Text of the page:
Why it rains spiders in this Australian town
Providing nightmare fodder for arachnophobes everywhere, millions of spiders floated down from the sky recently in a phenomenon known as "spider rain."
Pity the poor spider-fearing souls with the misfortune of living in the arachnid-rich town of Goulburn, Australia. Last week, millions, yes millions, of tiny spiders reportedly fell from the sky along with swaths of their silky threads.
“If you look toward the sun there are millions of them and really high up here, like over 100 meters [325 feet] or more up, there is also a cotton like substance coming down that is kinda like spider web but not exactly…” wrote local resident Ian Watson on a Goulburn Community Forum Facebook page.
Cloudy with a chance of spiders. Egad. How in the world do millions of spiders pour down from the heavens? If this doesn’t scream “the end is near,” nothing does.
Fortunately, we have brave scientists who study spiders to explain such scenarios of arachnopocolypse. Live Science talked to Rick Vetter, a retired arachnologist at the University of California, Riverside, who said the spider storm was likely a form of spider transportation known as ballooning. Spider migration techniques like this, experts believe, are why spiders can be found on every continent.
"Ballooning is a not-uncommon behavior of many spiders. They climb some high area and stick their butts up in the air and release silk. Then they just take off," Vetter says. "This is going on all around us all the time. We just don’t notice it."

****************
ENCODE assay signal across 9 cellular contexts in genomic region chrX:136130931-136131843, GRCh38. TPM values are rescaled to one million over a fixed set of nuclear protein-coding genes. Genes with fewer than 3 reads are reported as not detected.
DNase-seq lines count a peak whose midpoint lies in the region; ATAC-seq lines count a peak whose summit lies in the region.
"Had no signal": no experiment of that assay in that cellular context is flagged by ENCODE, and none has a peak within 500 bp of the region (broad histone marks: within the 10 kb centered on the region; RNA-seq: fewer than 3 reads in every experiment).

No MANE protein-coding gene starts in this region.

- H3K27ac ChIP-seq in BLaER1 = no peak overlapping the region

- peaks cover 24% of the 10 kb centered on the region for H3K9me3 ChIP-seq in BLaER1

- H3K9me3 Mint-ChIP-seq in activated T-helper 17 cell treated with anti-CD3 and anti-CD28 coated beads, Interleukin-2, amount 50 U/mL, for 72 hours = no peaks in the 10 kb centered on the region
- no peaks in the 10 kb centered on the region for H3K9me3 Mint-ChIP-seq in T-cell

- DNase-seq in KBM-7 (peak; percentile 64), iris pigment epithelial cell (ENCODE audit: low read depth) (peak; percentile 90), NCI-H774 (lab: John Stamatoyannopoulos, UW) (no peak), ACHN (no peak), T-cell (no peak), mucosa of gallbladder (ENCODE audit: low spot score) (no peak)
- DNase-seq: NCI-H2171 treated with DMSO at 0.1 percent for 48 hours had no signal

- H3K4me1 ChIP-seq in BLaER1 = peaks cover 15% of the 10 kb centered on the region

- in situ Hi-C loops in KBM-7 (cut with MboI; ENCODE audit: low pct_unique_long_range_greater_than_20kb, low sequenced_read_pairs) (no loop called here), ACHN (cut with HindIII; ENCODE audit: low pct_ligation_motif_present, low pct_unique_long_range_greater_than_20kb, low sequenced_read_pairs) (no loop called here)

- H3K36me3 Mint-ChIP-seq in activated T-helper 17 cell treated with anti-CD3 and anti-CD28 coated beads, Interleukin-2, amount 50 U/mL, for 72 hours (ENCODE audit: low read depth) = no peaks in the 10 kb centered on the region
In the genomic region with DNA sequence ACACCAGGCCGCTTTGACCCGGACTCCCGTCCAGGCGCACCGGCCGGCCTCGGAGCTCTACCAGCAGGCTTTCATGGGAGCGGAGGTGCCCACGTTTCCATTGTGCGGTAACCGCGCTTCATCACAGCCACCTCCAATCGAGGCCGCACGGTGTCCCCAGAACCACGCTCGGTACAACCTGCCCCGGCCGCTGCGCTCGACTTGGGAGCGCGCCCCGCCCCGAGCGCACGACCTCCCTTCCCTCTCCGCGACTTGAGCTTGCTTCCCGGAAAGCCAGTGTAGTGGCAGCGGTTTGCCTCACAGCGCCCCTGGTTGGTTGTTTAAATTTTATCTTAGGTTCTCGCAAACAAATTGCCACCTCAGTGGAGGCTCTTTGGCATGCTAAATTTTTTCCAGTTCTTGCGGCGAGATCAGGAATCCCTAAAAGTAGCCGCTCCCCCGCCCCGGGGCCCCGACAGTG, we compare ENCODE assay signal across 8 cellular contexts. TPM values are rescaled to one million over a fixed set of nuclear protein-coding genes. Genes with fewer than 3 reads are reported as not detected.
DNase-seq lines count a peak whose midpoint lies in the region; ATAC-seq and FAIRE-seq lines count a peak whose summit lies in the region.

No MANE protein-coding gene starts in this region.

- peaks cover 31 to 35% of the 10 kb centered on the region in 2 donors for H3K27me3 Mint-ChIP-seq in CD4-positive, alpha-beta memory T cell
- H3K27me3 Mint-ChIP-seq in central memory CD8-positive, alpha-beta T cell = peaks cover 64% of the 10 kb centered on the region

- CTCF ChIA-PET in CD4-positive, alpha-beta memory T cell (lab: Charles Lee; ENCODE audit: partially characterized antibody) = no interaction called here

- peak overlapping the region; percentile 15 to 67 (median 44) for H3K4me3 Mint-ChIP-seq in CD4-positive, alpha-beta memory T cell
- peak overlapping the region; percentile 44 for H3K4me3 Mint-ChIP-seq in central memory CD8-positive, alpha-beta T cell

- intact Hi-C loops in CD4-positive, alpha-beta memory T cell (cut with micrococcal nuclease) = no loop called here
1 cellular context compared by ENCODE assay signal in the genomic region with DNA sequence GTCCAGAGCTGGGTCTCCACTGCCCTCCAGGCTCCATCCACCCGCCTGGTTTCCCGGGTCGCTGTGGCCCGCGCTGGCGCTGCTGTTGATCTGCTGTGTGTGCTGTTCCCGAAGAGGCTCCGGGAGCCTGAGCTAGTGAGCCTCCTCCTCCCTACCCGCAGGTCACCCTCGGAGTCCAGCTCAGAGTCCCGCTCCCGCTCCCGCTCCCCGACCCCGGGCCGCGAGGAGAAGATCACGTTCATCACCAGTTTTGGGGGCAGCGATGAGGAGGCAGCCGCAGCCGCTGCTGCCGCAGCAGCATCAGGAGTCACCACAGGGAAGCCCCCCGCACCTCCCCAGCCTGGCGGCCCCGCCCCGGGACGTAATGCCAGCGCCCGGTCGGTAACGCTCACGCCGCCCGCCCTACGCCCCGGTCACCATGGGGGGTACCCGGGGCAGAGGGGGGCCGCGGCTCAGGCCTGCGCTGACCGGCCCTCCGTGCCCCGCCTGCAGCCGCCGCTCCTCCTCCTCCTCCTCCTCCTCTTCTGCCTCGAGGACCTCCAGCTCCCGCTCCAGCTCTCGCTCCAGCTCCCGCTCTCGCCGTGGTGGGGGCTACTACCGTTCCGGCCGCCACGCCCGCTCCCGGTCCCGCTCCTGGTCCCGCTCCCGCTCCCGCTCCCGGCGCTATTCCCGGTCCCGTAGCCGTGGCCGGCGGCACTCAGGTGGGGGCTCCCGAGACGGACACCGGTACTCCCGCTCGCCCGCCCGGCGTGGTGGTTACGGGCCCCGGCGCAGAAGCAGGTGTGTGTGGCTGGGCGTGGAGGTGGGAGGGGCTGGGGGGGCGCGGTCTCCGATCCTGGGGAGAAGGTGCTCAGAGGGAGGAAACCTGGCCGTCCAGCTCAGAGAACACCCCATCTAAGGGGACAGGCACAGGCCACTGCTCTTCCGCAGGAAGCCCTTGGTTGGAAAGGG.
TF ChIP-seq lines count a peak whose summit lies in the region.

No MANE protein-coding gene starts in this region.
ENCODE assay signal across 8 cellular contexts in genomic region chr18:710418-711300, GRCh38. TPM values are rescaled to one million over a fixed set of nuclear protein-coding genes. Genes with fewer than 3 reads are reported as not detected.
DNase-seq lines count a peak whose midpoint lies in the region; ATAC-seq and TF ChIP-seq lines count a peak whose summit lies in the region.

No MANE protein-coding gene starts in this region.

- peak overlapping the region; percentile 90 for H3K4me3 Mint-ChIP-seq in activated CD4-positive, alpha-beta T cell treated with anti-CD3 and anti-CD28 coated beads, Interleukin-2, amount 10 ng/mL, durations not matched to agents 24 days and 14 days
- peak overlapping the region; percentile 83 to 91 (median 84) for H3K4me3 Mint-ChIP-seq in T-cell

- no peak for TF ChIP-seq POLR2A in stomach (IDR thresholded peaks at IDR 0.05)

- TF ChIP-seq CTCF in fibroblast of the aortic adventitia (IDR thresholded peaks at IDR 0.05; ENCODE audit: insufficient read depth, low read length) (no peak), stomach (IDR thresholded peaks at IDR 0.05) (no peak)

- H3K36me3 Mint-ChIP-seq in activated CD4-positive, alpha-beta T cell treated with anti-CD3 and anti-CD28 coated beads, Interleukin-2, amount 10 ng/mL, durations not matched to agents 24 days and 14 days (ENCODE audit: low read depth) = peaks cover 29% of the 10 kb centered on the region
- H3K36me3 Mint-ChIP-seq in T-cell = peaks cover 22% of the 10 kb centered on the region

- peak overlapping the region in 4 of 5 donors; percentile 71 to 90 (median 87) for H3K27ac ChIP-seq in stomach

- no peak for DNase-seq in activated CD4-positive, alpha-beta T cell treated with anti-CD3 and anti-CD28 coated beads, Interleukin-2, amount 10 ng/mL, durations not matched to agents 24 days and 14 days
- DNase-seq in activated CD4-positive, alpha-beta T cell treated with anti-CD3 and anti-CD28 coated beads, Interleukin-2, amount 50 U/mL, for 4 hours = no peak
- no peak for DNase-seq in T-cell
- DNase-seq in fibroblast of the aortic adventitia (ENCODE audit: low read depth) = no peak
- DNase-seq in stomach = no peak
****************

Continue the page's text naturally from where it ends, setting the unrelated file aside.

The reason this doesn’t generally doesn’t turn into the newsworthy stuff of bad LSD trips is that it’s uncommon for this behavior to happen amongst millions of spiders simultaneously and then for them to the land in the same area, says Todd Blackledge, a biology professor at the University of Akron in Ohio.
“In these kinds of events, what's thought to be going on is that there's a whole cohort of spiders that's ready to do this ballooning dispersal behavior, but for whatever reason, the weather conditions haven't been optimal and allowed them to do that. But then the weather changes, and they have the proper conditions to balloon, and they all start to do it," Blackledge told Live Science.
In the area of New South Wales where the recent spider rain occurred, however, it happens several times a year. There are a number of small spider species and hatchlings of larger species that balloon during May; and so although they might generally all go about it on their own schedule, given weather changes or an unusual wind pattern and the whole spider shebang balloons together and lands in the same godforsaken area.
Though residents of Goulburn need not fear much personal harm from the invasion, the vast blanket of spider silk could pose a threat to crops by inhibiting sunlight. But at the very least, it must be quite a sight to see. As Watson told Yahoo, "The whole place was covered in these little black spiderlings and when I looked up at the sun it was like this tunnel of webs going up for a couple of hundred metres into the sky.”